1:05 pm Nov. 1, 2012
To buy a house in Breezy Point, a person needs to put 50 percent of the money down at the time of sale, or 40 percent if the buyer has a relative living there.
Breezy, as residents of the hurricane-devastated Queens hamlet call it, is a private community. Before a sale is approved, a prospective buyer usually must present three solid references to a co-op board, to which residents pay annual dues for maintenance and security.
It is a neighborhood of cops and firemen, and it prides itself on cleanliness and safety.
On the night of Oct. 30, John Cahill, an officer in Breezy Point’s private security force, returned to his headquarters to find a tree trunk, about two feet in diameter, parked solidly in the front doorway. Cahill, edging around the trunk, went in, made a quick canvass and came back outside. The building was deserted.
Cahill had joined the force just last year, after retiring from a 20-year stint as a corrections officers on Rikers Island.
“Unbelievable,” Cahill said. “I hope I still got a job.”
His friend Patrick Keane, who had given him a ride, stood outside. Behind him was Rockaway Breezy Boulevard. The boulevard, which runs the length of the narrow spit of land on which Breezy Point is located, was lit by fire trucks and E.M.S. vans. The street, still underwater for long stretches, was too flooded for most cars to drive, so the New York Police Department was ferrying passengers to and from houses on flatbed trucks. In the early hours of the evening, some families were leaving their homes, dragging luggage, while others were returning to assess damage.
One resident, William Genoese, was hitching a ride with his 15-year-old son. They were returning to their house on 216th Street and Rockaway Point, where they’d weathered the storm. Genoese, 57, a construction worker, said he, like residents in the rest of the area, had received a mandatory evacuation order, but ignored it.
“Our house is made out of steel, so we didn’t think there’d be any problem,” he said, “But at 7:30, we went outside to look at the water and said ‘Holy mackerel!’”
The water from the bay had crept up to his door, and within the hour, there was five feet of water in his basement.
“Any place the water could find to get in through the house, it did,” he said.
Genoese’s damage had been limited to the basement, but from his house he could see the fires that had destroyed a large chunk of the neighborhood. A fallen power line had ignited one house, and the wind had pushed the flames to scores more. Firefighters, unable to ford the floodwaters with their heavy trucks, could only watch the flames spread. By the end of the night, 111 were ashes, dozens more damaged.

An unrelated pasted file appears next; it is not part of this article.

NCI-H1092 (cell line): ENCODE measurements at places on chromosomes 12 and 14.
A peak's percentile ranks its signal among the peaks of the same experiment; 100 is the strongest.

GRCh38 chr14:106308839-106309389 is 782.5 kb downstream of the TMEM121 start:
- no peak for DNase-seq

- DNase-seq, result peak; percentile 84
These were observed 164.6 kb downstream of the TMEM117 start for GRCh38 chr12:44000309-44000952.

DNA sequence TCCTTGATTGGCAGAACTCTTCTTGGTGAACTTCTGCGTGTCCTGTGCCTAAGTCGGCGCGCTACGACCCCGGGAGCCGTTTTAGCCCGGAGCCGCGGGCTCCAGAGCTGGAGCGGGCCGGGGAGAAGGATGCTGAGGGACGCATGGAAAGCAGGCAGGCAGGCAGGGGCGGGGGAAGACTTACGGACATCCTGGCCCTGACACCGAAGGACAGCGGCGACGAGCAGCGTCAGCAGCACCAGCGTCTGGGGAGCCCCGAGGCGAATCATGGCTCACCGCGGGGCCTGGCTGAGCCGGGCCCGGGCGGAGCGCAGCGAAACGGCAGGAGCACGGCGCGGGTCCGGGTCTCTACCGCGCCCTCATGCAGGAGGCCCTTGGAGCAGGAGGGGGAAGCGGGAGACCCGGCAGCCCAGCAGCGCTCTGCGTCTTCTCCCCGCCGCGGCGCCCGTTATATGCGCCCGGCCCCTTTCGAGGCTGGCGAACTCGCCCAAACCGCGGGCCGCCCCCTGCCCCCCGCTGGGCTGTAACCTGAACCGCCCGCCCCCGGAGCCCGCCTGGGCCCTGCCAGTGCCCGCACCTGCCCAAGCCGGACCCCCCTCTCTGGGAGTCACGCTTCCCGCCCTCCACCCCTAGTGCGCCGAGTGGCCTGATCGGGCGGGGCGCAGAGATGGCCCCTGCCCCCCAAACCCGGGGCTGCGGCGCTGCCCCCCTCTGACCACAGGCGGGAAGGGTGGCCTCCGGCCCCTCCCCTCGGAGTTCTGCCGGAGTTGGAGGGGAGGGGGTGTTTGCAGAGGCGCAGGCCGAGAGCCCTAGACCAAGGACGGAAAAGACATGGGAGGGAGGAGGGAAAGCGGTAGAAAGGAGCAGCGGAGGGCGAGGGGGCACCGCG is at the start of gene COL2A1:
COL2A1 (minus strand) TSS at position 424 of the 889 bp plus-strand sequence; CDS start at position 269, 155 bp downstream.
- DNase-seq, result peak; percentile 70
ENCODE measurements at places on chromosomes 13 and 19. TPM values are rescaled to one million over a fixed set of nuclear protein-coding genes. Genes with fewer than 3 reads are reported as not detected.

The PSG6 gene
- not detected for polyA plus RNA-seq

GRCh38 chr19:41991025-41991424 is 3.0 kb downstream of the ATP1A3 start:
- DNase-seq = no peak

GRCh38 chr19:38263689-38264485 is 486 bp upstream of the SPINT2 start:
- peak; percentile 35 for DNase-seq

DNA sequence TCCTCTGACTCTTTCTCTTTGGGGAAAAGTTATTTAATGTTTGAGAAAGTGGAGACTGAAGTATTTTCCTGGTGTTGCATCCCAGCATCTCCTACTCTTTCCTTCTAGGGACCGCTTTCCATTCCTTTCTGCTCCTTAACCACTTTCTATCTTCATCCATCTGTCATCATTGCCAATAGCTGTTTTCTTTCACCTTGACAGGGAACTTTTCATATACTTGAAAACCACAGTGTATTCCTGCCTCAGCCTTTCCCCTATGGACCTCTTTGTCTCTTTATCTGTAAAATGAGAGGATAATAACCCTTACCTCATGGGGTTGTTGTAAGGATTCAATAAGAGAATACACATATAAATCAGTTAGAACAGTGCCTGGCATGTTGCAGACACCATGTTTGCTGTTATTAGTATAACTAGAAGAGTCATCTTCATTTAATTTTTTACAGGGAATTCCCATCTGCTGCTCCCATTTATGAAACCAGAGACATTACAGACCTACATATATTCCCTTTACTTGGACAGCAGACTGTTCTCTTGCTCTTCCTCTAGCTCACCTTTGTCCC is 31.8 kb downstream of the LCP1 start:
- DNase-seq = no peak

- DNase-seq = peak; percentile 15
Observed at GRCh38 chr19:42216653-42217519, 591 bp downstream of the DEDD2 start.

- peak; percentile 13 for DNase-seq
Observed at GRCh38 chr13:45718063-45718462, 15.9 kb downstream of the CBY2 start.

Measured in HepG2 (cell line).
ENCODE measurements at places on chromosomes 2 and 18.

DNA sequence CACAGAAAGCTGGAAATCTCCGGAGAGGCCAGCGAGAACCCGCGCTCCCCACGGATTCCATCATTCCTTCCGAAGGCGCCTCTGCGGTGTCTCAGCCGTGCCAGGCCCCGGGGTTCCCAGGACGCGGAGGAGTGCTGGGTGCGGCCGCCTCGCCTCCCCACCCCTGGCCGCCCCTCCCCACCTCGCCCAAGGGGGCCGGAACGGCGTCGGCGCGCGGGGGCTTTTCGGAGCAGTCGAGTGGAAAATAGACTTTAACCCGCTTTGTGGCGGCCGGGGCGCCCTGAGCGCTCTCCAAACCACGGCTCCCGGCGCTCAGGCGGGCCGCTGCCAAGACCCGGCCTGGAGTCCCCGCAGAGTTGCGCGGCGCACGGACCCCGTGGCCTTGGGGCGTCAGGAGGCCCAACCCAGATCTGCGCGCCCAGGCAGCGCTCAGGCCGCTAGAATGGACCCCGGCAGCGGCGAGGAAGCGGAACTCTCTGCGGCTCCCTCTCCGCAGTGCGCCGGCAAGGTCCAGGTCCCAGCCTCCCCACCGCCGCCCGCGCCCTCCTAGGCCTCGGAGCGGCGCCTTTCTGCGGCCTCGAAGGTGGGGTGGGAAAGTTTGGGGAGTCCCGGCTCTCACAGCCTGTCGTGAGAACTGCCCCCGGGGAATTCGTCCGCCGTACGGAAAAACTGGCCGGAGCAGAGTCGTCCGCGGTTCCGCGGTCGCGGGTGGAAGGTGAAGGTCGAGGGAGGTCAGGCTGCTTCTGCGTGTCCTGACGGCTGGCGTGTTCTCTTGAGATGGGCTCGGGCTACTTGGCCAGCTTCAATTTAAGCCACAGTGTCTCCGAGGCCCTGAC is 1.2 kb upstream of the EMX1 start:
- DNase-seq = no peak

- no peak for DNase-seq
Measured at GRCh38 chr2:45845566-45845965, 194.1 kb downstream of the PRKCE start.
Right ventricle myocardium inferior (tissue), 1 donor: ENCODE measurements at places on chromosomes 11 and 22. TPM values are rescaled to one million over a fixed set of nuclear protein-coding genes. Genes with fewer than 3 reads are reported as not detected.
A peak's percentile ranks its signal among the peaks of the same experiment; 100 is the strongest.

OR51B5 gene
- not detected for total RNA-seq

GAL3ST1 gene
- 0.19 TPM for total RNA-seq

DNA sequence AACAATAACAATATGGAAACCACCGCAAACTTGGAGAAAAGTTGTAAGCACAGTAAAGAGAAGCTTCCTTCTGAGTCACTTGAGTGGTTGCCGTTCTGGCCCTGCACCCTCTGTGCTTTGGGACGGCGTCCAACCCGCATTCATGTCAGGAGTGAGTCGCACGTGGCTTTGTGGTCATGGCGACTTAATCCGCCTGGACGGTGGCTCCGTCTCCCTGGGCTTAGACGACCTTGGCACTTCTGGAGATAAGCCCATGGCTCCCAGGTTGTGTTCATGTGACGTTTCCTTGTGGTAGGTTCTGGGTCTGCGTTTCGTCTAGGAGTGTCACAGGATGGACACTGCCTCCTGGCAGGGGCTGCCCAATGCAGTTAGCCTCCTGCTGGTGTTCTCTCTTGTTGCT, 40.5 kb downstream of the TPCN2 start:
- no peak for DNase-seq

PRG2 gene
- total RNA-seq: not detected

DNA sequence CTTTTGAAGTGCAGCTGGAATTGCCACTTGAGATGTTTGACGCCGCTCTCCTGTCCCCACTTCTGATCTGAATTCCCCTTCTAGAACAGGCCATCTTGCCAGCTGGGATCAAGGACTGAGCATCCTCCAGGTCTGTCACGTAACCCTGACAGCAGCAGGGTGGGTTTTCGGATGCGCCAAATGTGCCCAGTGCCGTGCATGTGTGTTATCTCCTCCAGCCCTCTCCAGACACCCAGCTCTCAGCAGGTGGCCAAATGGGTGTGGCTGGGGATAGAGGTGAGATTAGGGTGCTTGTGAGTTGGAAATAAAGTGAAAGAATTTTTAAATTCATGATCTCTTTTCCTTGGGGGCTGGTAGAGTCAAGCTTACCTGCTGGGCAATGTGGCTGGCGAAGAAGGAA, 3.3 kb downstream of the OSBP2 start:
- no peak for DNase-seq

Curious about the damage, Cahill and Keane piled into Keane’s SUV and drove off to inspect the burned area. They picked their way through the streets, the water reaching at times halfway up the car’s doors. Every so often, the glint of a distant flashlight poked through the darkness. Cahill pointed to one of the hundreds of vehicles flanking the boulevard.
“That’s one of ours, a security truck,” he said. “Our whole fleet is destroyed.”
Many of the cars were still half-submerged in standing water. Others were dry, but stood at irregular angles. A few had their windows and trunks open. On some newer model cars, when certain interior circuits get wet, the car’s computer automatically rolls down the windows and pops the trunk, a function built in to make sure the passengers don’t drown.
“My God,” said Keane.
Keane, 48, had been staying at his brother-in-law’s the night before, on 216th Street, with his wife and his 21-month-old baby. When he’d entered the house, he left his shoes on the stoop, to keep the floor nice. A little after 7 p.m., he went outside and found his shoes had been washed away. As the water rose, the family tried to preserve the living room furniture by stacking it on paint cans, but they couldn’t move quick enough. Eventually, the family decamped to the second floor.
“My wife, she’d begged me to take her to Brooklyn to her sister’s,” Keane said. “I said, ‘Nah, we’ll be OK here.’”
Even after high tide at 8:30, the water kept rising, eventually reaching four feet on the first floor. It was until after 10 p.m. that the water finally began to recede. Sometime around midnight, Keane stood on the stoop, watching wooden planks, coolers, trash cans and propane tanks float by.
“It was a long night,” he said. “A scary night.”
Keane and Cahill pulled into a parking lot at the end of 208th Street that faced the charred houses. Cahill was familiar with the area, which he patroled on his job. Two days before, the blocks had been densely packed with homes. Now they could see straight through to the whitecaps of the Atlantic.
“I cannot fucking believe this, Jack,” Keane said.
“Unbelievable,” said Cahill.
Keane and Cahill stepped out of the car and walked across a two-inch bed of sand, pulled up from the beach and spread across the concrete parking lot like frosting. A television crew had set up a giant fluorescent lamp that threw a white light across the burned homes. A handful of brick fireplaces, still intact, loomed over the rubble. Keane picked his way through ashy puddles and stood at the edge of the charred lot, looking at the rising homes.
“There are million-dollar homes here,” he said. “Millionaires live here.”
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